Beta This part of GOV.UK is being rebuilt – find out what this means

HMRC internal manual

Business Income Manual

HM Revenue & Customs
, see all updates

Private Finance Initiative (PFI): accounting and tax: income and expenditure recognition: example 3

A private sector operator, whose trade includes the provision of design, construction and maintenance services, enters into a PFI contract with a public sector purchaser to build a hospital and maintain it for 30 years. The trade commences when the PFI agreements are signed (see BIM64065). In return the operator receives an annual service payment, the unitary charge, which commences after the hospital is completed.

Accounting period 1

For tax purposes the design and construction costs are revenue expenditure. The hospital is not a fixed capital asset of the operator’s trade (see BIM64025 onwards). For accounting purposes the example assumes that SSAP9 ‘Stock and long-term contracts’ principles are adopted during the construction period (see BIM64085 onwards). The construction costs of the hospital are debited to the work-in-progress account (WIP) and a sale is recognised on completion of the hospital at the end of the accounting period. For accounting purposes the hospital is therefore reported as a finance debtor on the operator’s balance sheet, under FRS5 Application Note F, at a figure of £90m representing cost (see BIM64070).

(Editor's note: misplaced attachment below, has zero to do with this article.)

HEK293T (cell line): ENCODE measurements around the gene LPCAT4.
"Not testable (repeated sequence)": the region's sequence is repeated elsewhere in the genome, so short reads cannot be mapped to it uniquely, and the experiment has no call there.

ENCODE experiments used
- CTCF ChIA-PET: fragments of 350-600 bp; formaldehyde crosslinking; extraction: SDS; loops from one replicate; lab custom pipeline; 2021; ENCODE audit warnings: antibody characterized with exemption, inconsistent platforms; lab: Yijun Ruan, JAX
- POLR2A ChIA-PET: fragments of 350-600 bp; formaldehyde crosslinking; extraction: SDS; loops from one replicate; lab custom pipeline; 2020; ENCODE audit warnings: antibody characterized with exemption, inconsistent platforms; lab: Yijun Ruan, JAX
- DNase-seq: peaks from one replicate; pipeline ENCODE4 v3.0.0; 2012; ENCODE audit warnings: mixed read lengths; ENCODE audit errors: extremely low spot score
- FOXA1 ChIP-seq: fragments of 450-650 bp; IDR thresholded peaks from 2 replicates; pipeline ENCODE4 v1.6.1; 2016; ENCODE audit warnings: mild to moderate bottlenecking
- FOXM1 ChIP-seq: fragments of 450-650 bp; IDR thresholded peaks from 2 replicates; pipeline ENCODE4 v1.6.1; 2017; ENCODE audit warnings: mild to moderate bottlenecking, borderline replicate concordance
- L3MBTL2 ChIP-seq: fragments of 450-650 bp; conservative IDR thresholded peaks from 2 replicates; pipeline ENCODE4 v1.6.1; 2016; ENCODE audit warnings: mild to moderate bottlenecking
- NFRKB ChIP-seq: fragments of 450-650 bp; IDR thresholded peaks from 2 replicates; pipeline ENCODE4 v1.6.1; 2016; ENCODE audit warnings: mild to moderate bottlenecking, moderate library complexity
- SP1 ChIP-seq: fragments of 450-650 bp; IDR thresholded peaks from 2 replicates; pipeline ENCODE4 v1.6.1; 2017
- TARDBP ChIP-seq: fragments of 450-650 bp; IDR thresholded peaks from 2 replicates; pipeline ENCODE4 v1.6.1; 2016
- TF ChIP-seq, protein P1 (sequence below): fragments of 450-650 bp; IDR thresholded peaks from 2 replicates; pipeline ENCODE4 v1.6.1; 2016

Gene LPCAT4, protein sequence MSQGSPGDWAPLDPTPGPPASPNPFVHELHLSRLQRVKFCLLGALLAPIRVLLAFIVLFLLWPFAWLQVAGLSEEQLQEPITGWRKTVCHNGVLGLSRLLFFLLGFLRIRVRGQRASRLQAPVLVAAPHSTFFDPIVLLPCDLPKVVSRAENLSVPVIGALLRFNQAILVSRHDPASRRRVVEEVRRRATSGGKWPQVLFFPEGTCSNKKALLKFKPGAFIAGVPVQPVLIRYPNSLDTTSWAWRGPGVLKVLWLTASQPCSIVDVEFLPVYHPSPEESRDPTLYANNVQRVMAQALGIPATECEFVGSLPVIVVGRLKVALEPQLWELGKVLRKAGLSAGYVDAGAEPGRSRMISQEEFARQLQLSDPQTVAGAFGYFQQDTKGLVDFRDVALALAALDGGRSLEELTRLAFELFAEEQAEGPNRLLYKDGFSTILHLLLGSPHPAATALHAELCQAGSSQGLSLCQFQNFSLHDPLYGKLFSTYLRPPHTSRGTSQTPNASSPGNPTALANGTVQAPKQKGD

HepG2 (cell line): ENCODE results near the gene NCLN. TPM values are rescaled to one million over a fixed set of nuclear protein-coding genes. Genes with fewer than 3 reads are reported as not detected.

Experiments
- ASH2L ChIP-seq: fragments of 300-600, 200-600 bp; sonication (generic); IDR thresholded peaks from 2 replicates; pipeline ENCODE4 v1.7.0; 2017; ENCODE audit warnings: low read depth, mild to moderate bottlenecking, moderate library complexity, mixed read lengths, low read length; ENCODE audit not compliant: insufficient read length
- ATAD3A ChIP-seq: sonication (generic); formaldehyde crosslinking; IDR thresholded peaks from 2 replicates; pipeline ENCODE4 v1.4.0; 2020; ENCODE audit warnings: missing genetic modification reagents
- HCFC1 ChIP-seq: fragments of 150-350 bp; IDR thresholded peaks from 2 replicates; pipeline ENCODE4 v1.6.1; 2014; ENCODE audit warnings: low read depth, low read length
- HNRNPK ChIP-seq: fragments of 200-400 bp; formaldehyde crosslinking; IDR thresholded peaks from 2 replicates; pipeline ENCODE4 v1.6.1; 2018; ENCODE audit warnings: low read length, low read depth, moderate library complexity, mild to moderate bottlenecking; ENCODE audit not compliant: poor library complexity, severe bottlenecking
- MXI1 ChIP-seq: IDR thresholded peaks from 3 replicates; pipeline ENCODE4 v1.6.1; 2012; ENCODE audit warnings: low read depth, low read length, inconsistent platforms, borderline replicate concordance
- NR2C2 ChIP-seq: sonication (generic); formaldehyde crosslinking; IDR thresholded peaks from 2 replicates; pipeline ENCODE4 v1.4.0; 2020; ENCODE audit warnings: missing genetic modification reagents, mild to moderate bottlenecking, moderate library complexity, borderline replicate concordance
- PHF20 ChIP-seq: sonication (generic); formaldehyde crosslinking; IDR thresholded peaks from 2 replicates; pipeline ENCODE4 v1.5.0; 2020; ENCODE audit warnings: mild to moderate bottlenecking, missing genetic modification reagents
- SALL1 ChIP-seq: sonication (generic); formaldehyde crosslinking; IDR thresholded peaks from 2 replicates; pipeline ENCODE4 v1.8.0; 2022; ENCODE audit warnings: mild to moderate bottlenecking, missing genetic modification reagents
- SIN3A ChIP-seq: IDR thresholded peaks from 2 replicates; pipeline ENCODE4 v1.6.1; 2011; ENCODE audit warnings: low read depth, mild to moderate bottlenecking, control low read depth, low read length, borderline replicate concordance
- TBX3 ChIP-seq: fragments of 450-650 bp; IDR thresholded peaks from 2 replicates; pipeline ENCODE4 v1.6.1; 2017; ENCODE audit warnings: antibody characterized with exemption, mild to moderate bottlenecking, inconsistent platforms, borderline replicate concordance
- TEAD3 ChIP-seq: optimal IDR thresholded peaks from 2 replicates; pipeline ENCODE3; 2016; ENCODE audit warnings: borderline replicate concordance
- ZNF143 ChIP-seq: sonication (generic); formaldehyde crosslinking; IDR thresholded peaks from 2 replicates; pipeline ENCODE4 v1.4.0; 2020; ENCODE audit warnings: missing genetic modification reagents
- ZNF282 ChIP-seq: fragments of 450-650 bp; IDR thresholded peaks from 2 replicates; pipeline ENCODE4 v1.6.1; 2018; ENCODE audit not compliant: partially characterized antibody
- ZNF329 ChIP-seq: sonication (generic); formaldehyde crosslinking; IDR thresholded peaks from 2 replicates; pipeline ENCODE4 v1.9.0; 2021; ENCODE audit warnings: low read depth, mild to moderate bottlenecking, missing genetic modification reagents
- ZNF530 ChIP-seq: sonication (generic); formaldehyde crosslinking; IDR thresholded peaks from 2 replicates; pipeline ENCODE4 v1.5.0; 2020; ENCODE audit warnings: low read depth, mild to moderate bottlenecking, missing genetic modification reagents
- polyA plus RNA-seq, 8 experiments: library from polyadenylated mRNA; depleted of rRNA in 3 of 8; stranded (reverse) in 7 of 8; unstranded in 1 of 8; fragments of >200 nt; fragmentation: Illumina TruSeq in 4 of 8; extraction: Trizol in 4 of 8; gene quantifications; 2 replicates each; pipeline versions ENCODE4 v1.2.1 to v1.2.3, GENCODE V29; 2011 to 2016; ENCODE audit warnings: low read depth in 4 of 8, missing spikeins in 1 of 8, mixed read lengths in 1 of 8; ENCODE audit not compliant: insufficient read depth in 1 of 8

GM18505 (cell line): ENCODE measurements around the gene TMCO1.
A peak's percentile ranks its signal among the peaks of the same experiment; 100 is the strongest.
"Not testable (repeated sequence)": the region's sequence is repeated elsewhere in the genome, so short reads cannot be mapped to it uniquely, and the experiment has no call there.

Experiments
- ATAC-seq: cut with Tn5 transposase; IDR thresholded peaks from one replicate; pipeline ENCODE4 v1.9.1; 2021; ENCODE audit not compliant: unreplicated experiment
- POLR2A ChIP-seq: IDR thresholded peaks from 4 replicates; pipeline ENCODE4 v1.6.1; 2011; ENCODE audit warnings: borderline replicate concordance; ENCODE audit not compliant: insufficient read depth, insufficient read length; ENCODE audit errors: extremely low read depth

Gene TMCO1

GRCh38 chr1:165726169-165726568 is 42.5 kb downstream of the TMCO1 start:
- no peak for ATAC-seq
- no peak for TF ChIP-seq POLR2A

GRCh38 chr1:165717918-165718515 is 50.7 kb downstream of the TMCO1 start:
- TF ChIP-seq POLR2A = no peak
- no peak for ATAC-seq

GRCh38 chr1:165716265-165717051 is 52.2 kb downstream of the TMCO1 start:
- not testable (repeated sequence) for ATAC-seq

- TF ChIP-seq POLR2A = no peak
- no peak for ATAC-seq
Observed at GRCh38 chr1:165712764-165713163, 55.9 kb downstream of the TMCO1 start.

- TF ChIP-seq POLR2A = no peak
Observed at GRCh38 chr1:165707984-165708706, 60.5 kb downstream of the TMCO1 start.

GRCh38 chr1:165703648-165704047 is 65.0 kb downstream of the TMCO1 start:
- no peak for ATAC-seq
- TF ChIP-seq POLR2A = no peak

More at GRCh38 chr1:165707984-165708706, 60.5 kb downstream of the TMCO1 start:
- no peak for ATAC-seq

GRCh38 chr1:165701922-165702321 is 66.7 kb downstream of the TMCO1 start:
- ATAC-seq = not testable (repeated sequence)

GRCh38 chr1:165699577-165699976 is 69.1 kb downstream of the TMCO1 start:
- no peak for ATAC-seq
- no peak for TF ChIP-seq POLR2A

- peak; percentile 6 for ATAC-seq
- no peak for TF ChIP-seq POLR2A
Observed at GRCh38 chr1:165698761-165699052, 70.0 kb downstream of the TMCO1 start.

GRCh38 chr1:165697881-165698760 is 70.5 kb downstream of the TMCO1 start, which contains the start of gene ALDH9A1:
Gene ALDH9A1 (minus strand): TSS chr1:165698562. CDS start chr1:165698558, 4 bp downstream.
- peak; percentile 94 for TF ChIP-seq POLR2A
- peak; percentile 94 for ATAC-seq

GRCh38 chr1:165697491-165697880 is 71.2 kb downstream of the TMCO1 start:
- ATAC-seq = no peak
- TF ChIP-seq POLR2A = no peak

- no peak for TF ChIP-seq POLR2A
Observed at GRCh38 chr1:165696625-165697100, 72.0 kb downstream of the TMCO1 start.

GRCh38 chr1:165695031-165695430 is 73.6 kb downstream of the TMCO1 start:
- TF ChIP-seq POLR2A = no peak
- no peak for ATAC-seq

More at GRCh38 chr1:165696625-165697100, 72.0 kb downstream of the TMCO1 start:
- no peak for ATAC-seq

Dr WIP account (construction costs) £90m Cr Bank £90m
Dr P&L account (cost of sales) £90m Cr WIP account £90m
Dr Finance debtor £90m Cr P&L account (sale) £90m

No income is receivable in the first accounting period.

The sale is recognised for tax purposes, as is the deduction for WIP.

Accounting period 2

A unitary payment of £15m is receivable in the second accounting period.

For tax purposes the £15m is trading income for the provision of services. For FRS5 accounting purposes, £7m represents a part payment of the finance debtor and £8m represents operating income.

For accounting purposes, a figure representing accrued finance income on the finance debtor, i.e. notional interest, for the accounting period is calculated at £4m and credited to the profit and loss account. The corresponding debit is to the finance debtor.

Dr Finance debtor £4m Cr P&L account (notional interest) £4m

The part payment of £7m is then credited to the finance debtor and the operating income of £8m is credited to the profit and loss account.

Dr Cash £15m Cr P&L account (operating income) £8m
      Cr Finance debtor (part payment) £7m

For tax purposes we follow the accounting recognition of income in the profit and loss account, subject to any relevant over-riding statutory or case law principle.

The £8m operating income and the £4m notional interest are the recognition of trading income of the accounting period for tax purposes (see BIM64125).

The whole of the finance debtor has already been recognised for tax purposes as a £90m sale in the first accounting period. Therefore no adjustment is required in the trading profits computation for the income credited to the finance debtor.

Trading income computation  
Income (recognised in P&L account) £12m
Profit (before overheads) £12m